Impact of Organisational Culture to an Organisation Strategy - Cool Ice (Pvt) Ltd

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Organisational Culture

1. Preamble
Every organisation does have its own organisational culture which is unique to other organisations. Organisational culture is an important aspect for strategic managers as it has a bearing to the success of the organisational goals. In light of this managers need to ensure that the organisational culture is strategy supportive. In this paper the writer seeks to critique Cool Ice (Pvt) Ltd organisational culture with recommendations where necessary. Cool Ice (Pvt) Ltd is a company that manufactures ice. The company started operating at the end of 2007. The head office is situated in Msasa, Harare. The company manufactures ice blocks and ice tubes. The products are packaged in 2.5kg, 4kgs and 8kgs packs and are distributed direct to retailers that have been contracted by the company. These distributors have storage facilities that are provided by the company. Delivery sales representatives do the selling of ice. Despite the fact that the product can be distributed to our clients, some can come direct to the factory and buy through our sales office. 2. Introduction

Hodgetts and Luthans (1997) defined culture as the acquired knowledge that people use to interpret experiences and generate social behaviour. This knowledge forms values, create attitudes and influences behaviour. Kereitner and Kinicki (2004) in agreement further points out that culture is shared by all members of the society. Above all, culture brings people together in a society. Organisations are similar to society in the sense that they constitute a group of people who distinguish themselves by clear boundaries from other work groups. Through working together, people gradually develop their own way in achieving unitary objectives by adapting to, while being adopted by other people in the organisation Willan and Hunger (2003). Organisational culture is concerned with the subjective aspect of what goes on in organisations. Culture presents the “social glue” and generates a “we feeling” thus counter acting processes of differentiation that are unavoidable part of organisational life Armstrong (2009). Stoner and Freeman (1992) concur with Johnson et al (2006) that organisational culture consist of the basic assumptions, norms, values, attitudes and beliefs that are shared by the members of an organisation. Corporate culture comes from the organisation’s beliefs and philosophy about how its affairs ought to be conducted – the reasons why it does things in certain way. A company’s culture is manifested in the values, norms and beliefs that management preaches and practices in its ethical standards and in employee attitudes and behaviours. Johnson et al (2006) further state that culture consist of a paradigm (assumptions) which reinforces organisational culture in the form of a cultural web. Cool Ice (Pvt) Ltd. organisational culture shall be evaluated based on its values, norms, beliefs and assumptions in an attempt to show how it supports the oragnisation’s strategy. 3. Organisational values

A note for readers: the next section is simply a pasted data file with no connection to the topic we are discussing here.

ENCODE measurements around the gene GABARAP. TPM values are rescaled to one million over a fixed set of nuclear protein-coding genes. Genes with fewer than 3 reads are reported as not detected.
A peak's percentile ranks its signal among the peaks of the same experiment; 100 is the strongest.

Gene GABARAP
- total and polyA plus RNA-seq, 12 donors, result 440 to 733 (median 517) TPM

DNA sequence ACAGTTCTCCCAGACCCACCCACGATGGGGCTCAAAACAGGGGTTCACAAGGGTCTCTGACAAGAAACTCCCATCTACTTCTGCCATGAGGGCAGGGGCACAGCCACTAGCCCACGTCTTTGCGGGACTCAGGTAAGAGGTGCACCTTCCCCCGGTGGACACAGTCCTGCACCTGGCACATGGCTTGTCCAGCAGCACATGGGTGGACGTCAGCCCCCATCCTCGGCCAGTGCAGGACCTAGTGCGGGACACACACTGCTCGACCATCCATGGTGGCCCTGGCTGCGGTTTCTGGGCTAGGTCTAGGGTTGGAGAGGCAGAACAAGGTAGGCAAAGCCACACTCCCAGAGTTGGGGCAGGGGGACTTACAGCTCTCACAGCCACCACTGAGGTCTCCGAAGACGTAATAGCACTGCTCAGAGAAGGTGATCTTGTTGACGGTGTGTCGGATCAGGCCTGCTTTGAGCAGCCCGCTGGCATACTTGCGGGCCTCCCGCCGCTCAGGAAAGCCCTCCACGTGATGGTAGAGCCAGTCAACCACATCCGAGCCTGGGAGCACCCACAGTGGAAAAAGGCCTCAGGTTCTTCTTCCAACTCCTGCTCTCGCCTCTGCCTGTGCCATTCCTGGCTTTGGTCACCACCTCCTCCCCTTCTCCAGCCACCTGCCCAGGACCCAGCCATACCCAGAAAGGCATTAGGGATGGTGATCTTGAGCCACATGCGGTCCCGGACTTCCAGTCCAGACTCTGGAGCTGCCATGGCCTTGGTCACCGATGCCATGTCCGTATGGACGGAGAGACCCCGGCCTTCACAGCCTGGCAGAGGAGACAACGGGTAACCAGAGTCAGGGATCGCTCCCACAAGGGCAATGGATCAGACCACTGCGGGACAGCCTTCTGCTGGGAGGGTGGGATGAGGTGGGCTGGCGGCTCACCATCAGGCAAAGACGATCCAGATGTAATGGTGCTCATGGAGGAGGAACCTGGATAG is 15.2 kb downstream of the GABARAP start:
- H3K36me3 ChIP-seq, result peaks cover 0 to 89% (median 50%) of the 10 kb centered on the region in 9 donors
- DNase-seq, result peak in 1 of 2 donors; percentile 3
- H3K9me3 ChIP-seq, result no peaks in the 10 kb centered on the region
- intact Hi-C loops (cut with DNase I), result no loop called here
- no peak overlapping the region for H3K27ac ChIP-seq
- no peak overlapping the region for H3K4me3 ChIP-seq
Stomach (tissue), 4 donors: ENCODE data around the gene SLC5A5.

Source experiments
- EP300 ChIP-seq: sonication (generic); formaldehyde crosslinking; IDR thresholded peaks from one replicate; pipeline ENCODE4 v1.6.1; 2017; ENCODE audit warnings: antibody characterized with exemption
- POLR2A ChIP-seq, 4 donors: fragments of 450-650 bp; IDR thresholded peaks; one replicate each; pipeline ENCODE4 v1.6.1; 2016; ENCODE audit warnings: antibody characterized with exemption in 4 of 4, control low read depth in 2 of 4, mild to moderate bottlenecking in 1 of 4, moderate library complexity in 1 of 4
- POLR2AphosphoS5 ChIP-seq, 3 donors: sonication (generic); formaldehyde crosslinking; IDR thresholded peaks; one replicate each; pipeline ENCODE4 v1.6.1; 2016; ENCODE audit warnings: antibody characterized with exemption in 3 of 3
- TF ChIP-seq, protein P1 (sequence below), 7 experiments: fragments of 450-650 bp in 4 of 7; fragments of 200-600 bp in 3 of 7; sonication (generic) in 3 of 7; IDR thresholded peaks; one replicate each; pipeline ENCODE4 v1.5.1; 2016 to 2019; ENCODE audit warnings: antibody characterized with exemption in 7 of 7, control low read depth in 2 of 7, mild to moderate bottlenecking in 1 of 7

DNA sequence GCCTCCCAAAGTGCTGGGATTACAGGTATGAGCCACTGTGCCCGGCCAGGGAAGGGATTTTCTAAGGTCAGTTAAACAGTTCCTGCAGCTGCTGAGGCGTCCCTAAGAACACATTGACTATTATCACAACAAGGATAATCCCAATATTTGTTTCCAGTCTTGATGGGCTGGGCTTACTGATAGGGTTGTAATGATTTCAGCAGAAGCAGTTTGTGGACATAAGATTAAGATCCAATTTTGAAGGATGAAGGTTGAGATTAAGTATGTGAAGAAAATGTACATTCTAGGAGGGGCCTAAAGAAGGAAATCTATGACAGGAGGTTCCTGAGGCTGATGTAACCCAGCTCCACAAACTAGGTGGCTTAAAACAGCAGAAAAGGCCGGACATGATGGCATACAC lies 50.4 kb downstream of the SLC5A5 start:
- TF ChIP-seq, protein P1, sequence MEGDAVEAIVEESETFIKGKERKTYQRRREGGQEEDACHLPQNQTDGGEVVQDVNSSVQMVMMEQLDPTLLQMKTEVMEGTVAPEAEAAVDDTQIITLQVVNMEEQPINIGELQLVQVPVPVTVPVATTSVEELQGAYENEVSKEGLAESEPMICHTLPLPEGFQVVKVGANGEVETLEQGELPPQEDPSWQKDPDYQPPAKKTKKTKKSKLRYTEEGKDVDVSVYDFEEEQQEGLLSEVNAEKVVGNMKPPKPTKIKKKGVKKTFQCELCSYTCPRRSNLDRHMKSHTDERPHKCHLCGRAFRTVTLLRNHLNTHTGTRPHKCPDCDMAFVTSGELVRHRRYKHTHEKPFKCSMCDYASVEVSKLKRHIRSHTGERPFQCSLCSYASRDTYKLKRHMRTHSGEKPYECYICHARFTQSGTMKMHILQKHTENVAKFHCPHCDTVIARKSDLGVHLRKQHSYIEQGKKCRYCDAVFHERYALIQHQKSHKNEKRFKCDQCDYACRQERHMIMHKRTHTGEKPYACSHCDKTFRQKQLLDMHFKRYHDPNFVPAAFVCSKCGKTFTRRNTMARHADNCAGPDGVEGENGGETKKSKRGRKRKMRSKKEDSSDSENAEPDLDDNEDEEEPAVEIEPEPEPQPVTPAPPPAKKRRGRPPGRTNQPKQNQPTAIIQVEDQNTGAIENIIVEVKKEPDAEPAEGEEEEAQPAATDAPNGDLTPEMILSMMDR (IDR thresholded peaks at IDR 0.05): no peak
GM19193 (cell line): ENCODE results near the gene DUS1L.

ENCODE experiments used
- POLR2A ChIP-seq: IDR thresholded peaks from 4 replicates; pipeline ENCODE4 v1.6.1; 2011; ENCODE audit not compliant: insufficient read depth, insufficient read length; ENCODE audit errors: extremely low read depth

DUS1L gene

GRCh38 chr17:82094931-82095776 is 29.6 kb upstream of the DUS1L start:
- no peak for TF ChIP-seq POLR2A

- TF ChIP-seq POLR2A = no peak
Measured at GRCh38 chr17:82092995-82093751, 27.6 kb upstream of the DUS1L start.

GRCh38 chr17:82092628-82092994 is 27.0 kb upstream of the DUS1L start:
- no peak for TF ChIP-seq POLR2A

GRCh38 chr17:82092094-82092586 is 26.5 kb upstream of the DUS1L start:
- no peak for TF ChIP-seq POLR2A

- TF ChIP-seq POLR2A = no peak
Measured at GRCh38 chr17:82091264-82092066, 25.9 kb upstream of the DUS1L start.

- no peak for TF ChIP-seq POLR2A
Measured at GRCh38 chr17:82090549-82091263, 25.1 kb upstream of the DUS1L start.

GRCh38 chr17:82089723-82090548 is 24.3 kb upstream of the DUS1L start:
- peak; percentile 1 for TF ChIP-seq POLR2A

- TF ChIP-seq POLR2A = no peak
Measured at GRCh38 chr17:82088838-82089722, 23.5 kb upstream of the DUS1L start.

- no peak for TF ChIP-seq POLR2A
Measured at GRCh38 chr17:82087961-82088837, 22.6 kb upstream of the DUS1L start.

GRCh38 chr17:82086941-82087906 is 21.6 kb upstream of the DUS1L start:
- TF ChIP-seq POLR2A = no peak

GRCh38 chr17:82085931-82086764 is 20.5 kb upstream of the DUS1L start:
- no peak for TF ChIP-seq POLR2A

Hodgetts and Luthans (1997) defines values as basic convictions that people have regarding what is right and wrong, good and bad important or not important. These are learned from culture and they will help to direct the person’s behaviour. Organisational values underpin the patterns for behaviour in observable cultural analysis Fitzgerald (1994). Every organization has its values. At Cool Ice we value transparency, integrity and team work. 3.1Transparency

Cool Ice value transparency in their day today activities. Both sales and production figures are recorded and displayed on the notice board for employees to see how much progress they are making towards meeting the targets. As an organisation transparency is nurtured through internal and external audits, timeous and detailed performance reports. Use of e-mails, internal memos and notice boards helps to ensure movement of information from the top to the bottom and vice...
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